Many of our coastal plants are well suited to urban gardens. They are often free flowering, have a compact form suited to rockeries, or are small to medium trees that bring the birds. Some grow naturally on dunes and coastal headlands and are suited to gardens exposed to salt laden winds.

 Others are native to freshwater wetlands and what better plants to grow around a frog pond. The biggest range of flowering shrubs, large and small, is to be found in the coastal heaths. Unfortunately much of this area has been developed for housing and industry but some pockets remain. We can bring many of the plants back by growing them in our gardens.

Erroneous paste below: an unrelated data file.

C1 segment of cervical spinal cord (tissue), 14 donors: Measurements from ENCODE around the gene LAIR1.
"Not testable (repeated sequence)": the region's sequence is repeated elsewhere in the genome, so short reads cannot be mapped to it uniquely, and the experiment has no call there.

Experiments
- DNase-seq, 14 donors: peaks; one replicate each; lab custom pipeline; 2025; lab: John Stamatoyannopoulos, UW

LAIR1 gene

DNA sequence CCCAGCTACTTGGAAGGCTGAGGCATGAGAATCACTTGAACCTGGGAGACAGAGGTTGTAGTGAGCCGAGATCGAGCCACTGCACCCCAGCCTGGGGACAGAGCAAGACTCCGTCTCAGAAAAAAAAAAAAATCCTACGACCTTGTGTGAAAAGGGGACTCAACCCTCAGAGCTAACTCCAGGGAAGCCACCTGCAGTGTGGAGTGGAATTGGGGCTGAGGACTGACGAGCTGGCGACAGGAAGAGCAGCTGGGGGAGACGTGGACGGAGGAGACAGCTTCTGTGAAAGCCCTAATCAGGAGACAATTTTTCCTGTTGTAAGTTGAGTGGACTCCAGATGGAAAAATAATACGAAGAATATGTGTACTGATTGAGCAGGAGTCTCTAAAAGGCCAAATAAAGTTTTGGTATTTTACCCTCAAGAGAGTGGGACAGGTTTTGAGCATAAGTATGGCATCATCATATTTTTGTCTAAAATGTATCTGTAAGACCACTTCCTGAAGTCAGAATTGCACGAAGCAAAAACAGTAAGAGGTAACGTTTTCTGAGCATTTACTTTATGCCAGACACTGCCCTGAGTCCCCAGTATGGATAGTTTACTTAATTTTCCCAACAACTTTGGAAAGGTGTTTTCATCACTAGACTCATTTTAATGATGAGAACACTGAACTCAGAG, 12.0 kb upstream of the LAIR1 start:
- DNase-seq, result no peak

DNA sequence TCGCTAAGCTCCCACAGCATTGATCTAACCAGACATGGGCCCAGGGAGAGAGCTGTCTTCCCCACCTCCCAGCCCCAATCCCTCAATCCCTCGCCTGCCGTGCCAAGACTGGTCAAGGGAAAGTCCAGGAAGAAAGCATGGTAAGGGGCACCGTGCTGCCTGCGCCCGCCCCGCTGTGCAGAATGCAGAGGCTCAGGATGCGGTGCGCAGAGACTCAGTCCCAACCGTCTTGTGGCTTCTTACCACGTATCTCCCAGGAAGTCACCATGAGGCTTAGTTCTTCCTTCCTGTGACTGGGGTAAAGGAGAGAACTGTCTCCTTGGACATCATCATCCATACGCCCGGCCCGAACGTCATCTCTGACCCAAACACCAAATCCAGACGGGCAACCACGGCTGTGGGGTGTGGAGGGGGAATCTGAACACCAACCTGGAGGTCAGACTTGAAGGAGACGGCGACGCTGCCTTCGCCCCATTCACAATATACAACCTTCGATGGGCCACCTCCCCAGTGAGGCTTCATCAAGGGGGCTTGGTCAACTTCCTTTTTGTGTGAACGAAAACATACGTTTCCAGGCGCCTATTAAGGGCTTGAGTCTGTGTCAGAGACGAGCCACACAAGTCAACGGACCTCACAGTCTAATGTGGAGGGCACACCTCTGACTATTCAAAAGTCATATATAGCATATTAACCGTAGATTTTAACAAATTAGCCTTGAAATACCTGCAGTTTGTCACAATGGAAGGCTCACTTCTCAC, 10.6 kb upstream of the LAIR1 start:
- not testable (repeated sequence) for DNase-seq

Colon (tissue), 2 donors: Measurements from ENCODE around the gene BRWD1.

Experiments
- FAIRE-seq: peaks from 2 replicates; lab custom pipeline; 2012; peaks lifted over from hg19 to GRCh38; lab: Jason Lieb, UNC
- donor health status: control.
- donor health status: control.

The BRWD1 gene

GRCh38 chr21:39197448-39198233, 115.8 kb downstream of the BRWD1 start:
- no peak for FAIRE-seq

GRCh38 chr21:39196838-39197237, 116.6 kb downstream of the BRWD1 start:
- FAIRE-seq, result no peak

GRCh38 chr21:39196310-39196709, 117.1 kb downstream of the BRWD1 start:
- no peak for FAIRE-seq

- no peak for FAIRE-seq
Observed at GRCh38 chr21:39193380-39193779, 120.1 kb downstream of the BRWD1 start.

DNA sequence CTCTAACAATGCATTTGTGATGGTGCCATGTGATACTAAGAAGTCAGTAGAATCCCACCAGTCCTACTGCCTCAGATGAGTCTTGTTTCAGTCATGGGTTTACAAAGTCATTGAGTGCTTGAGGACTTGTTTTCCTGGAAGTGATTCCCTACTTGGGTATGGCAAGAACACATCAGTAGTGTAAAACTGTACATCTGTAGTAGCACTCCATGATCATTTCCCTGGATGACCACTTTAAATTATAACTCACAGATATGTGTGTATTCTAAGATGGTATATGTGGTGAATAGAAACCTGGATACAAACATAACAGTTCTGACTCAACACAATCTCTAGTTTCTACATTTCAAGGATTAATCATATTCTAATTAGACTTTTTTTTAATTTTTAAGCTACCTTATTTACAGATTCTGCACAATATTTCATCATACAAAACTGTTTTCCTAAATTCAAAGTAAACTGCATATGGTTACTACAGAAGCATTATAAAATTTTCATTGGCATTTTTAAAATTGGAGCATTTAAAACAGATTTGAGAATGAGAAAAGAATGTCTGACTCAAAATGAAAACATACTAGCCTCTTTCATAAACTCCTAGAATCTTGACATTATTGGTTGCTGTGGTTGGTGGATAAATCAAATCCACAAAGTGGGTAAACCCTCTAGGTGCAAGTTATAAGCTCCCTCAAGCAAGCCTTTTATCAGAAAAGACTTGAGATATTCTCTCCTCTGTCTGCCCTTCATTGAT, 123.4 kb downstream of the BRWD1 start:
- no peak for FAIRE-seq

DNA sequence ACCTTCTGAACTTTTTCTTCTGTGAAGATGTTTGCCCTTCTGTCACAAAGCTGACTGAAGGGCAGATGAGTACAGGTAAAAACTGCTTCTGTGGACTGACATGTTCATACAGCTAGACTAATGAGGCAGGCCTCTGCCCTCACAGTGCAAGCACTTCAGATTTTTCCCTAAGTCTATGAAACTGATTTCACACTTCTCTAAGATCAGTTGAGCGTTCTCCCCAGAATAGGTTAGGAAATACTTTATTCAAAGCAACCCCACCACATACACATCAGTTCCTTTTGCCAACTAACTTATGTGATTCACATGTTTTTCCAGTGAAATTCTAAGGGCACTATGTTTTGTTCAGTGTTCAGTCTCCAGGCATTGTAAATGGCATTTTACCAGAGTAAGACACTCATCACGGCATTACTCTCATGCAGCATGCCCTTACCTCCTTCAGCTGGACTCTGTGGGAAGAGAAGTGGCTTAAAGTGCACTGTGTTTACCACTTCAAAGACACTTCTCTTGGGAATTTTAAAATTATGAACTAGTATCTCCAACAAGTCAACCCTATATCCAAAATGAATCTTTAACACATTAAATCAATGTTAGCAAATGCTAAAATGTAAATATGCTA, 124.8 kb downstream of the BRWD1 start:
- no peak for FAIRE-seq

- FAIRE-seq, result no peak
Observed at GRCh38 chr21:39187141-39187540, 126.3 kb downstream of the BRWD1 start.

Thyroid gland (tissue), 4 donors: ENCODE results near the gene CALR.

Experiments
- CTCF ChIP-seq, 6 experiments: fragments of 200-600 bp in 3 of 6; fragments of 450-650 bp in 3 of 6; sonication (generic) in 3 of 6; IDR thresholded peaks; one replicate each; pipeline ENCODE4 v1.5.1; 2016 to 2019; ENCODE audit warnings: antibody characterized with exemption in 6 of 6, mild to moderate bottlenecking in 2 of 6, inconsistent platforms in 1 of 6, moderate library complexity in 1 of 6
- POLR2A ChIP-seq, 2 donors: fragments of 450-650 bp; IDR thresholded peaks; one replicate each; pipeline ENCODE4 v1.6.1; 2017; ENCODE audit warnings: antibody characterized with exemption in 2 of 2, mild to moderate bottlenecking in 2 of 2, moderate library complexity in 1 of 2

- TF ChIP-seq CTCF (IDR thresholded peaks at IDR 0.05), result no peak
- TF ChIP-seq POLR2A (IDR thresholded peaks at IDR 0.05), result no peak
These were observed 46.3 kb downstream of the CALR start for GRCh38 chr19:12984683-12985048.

Members of the large pea family, banksias, tea-trees, the lovely trunkless grass tree, colourful climbers, ground covers and many more come from these coastal heaths.

 Visit the Marcus High Dunes or Kathleen McArthur Reserve at Currimundi during the spring wildflower season.


Wallum Banksia, Banksia aemulaWallum Banksia, Banksia aemula

Phebalium woombye, prostrate formProstrate Phebalium woombye

Chaffy Swamp Pea, Pultenaea paleacea

Chaffy Swamp Pea, Pultenaea paleacea